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For many Americans, the IRS is like the Grinch who stole Christmas. 

Nothing spoils the spirit of the season like a reminder that Tax Day is little more than three months away. Although no one relishes the idea of paying taxes, for many Americans the rub lies with the sheer complexity of the tax code and mismanagement by the federal agency that administers it. 

As a longtime taxpayer watchdog, I hound the IRS to improve “service” at the Internal Revenue Service. I’ve secured legislative reforms to help ensure that all taxes owed are paid and more importantly, collected fairly. For example, my bipartisan IRS Restructuring and Reform Act of 1998 enacted 71 new taxpayer rights to rein in bad management and improve customer service for taxpayers, especially small businesses.  Prior to that, I supported reforms that created the Office of National Taxpayer Advocate to serve as an independent voice for taxpayers inside the IRS and to advise Congress on ways to improve administrative practices at the federal tax collection agency. Each year I review its two annual reports to determine if the IRS is measuring up to its obligations to properly administer the tax laws and serve taxpayers.

Let’s not fool ourselves. No tax collecting entity is likely to win a popularity contest. On the other hand, the IRS is more likely to be crowned most unpopular. (Although the EPA may snag runner-up in that category.)  

A string of missteps, including fiscal incompetence, mismanagement and political targeting has undermined the credibility of the IRS in the eyes of the taxpaying public. Singling out law-abiding taxpayers for their political affiliation is indefensible in the United States of America. That’s why I’m continuing to scrutinize practices at the IRS and working to nip future assaults on taxpayer privacy and political affiliation. The IRS must keep its nose out of the political process and has no business trying to influence it or intimidate taxpayers. It’s pretty brazen that the IRS would assign resources to track political affiliation and scrub non-profits for donor information when it has struggled for decades to update its antiquated computer architecture and adopt 21st century information technology.

Misplacing priorities has become a recurring theme at IRS headquarters. Consider that it hung up on more than 8 million taxpayers this year who called in for assistance with their tax returns. What’s more, the agency seems more hung up on the union activities of its workforce and is spread thin because so many of its employees are sitting at home on paid administrative leave. Despite these misplaced priorities, the IRS prioritized $60 million in employee bonuses this year.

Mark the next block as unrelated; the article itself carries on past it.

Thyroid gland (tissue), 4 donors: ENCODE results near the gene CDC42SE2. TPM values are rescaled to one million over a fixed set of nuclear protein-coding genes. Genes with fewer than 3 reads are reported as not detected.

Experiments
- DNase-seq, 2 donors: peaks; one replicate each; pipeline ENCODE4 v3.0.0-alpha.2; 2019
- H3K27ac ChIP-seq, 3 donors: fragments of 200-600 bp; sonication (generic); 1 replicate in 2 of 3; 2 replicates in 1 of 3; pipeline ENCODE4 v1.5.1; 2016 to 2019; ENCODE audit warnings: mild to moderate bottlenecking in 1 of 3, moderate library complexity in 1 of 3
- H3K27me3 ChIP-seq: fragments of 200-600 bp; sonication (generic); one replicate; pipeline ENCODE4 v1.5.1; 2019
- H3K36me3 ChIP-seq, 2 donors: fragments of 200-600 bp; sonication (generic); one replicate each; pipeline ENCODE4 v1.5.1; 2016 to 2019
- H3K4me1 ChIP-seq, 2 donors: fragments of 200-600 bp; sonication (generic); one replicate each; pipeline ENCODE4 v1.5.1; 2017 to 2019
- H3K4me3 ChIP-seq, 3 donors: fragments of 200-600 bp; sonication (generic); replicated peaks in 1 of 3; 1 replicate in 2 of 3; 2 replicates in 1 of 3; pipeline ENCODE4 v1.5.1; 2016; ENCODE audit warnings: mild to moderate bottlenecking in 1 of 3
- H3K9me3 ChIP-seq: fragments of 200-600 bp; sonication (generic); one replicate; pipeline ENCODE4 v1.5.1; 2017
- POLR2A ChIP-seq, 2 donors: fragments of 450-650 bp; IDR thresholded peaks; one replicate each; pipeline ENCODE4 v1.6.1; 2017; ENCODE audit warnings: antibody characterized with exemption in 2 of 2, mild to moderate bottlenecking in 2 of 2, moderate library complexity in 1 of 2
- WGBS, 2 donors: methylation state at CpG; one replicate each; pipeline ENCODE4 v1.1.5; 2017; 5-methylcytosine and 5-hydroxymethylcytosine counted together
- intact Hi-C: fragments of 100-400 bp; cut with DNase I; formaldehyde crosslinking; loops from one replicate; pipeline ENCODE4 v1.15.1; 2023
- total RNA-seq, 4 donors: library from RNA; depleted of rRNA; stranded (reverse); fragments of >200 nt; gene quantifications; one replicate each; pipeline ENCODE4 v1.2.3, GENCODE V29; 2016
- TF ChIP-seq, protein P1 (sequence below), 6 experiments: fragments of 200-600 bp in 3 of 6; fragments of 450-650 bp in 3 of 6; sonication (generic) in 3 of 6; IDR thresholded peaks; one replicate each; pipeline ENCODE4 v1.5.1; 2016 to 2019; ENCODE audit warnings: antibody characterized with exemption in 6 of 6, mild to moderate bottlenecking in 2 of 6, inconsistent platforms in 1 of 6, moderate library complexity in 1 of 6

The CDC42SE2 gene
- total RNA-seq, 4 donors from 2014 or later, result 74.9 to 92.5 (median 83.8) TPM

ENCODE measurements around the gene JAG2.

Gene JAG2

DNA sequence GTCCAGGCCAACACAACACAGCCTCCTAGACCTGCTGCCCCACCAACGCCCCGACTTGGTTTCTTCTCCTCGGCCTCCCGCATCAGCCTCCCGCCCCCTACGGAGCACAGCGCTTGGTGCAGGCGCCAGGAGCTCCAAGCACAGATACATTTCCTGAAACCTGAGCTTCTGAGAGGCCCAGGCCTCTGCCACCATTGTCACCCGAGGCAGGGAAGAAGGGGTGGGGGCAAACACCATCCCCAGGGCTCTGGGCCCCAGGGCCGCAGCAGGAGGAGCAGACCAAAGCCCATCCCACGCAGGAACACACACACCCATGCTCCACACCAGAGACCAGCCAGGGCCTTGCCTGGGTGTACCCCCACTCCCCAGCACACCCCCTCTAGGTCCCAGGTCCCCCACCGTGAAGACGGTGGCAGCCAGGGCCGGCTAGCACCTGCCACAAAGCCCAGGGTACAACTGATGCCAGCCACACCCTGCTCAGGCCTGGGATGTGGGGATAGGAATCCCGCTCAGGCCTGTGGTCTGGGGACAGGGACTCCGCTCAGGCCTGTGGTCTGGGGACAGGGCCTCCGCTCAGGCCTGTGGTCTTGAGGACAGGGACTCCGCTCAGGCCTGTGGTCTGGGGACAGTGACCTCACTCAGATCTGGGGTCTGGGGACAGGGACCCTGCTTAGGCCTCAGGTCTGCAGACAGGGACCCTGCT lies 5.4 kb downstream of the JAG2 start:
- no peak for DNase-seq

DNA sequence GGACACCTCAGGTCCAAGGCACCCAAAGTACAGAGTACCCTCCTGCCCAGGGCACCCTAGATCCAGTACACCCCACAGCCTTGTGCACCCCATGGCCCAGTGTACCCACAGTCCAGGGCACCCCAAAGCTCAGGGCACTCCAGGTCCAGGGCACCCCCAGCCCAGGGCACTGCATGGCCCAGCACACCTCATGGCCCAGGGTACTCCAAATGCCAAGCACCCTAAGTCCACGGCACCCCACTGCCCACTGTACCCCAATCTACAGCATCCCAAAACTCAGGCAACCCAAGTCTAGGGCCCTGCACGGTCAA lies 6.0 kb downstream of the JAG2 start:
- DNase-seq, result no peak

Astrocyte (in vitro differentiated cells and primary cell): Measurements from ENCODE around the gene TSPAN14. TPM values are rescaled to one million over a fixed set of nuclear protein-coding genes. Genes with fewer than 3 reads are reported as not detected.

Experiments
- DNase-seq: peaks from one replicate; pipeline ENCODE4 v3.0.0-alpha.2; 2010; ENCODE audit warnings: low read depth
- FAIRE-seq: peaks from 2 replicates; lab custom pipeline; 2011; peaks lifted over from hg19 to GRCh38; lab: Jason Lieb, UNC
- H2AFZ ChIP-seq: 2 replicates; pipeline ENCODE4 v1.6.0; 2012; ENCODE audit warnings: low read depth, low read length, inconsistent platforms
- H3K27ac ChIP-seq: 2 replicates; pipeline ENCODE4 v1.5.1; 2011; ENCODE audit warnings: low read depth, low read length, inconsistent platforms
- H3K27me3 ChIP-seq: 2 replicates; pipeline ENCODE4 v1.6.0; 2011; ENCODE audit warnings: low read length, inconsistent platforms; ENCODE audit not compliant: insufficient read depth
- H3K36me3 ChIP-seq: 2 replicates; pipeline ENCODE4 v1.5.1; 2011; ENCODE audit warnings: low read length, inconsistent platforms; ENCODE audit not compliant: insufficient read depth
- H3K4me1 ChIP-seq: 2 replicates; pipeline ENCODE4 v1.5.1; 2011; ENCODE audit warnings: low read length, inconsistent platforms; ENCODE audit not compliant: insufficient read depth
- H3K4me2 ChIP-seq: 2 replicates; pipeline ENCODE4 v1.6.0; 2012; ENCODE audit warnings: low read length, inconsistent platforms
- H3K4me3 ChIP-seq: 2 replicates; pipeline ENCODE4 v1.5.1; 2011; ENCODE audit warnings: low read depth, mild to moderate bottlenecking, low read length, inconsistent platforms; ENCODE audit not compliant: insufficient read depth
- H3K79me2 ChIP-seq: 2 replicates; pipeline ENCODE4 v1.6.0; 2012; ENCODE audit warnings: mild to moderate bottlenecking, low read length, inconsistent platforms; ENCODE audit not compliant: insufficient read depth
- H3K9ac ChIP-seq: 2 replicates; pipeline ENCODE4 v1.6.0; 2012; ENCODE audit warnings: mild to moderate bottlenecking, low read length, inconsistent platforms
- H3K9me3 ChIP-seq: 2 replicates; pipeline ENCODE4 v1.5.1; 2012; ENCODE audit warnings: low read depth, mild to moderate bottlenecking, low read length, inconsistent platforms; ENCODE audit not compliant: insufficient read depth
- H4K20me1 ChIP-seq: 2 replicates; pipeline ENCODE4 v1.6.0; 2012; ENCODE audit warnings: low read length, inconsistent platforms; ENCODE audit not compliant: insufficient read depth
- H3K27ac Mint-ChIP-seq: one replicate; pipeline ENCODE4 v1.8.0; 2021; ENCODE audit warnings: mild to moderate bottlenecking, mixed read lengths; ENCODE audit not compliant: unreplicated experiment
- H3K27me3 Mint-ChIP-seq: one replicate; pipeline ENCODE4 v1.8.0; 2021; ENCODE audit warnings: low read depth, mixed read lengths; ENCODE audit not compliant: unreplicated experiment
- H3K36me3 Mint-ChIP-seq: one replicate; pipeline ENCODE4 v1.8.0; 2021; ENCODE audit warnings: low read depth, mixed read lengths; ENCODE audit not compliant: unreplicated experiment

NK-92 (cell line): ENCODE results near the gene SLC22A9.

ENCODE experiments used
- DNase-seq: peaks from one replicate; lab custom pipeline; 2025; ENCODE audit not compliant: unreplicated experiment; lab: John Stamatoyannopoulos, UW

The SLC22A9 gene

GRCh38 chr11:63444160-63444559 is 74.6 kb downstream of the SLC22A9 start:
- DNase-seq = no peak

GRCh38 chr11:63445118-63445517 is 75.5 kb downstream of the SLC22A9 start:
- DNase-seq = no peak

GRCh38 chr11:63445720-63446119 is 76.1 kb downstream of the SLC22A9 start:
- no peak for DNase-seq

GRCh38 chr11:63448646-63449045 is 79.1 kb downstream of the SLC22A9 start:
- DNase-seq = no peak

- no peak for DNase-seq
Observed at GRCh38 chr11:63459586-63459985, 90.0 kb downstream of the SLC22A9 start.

The good news is that Congress took steps in December to dial up better customer service and remove the lumps of coal left in taxpayers’ stockings by gross mismanagement and unethical standards of stewardship at the IRS. 

New taxpayer rights I co-authored with Sen. John Thune this summer were passed and sent to the president’s desk, which he signed.

It writes a number of my Taxpayer Bill of Rights provisions into federal statute. Now when taxpayers go into a meeting with the IRS, the following 10 rights go with them: be informed; quality service; pay no more than the correct amount of tax; challenge the position of the IRS and be heard; appeal a decision of the IRS in an independent forum; finality; privacy; confidentiality; retain representation; and, a fair and just tax system.  Other pro-taxpayer provisions folded in end-of-year legislation include reforms that:

  • prohibit IRS employees from using personal email accounts for official business;
  • permit 501(c)(4) entities and other organizations to seek timely review in federal court if the IRS drags its feet on making a determination on a tax-exempt application;
  • clarify termination of employment at the IRS for taking official actions for political purposes; and,
  • ban the IRS from imposing the gift tax on donations to 501(c) organizations to prevent the agency from misusing the tax code as an intimidation tactic to screen for political affiliation.

The IRS has tremendous authority over the taxpaying public. As always, I work to make sure federal agencies remember they serve the people, not the other way around. I’ll keep working to rein in abuses of government authority where I see it.

I also work to improve compliance tools to help recoup uncollected taxes. Let’s face it. Our system of voluntary compliance hinges on the concept that all taxpayers pay their fair share. Tax cheats undermine the system and create a heavier burden on law-abiding taxpayers.  To help narrow the tax gap, root out tax fraud and deter evasion, I champion the IRS whistleblower program and supported the resurrection of the private debt collection program to make our tax collection system work as fairly and efficiently as possible. 

When tax season opens after the New Year, these new taxpayer rights will be on the books. Taxpayers work hard enough to make ends meet at home and run their businesses without worrying about the IRS making unscrupulous decisions that only a Grinch would approve.

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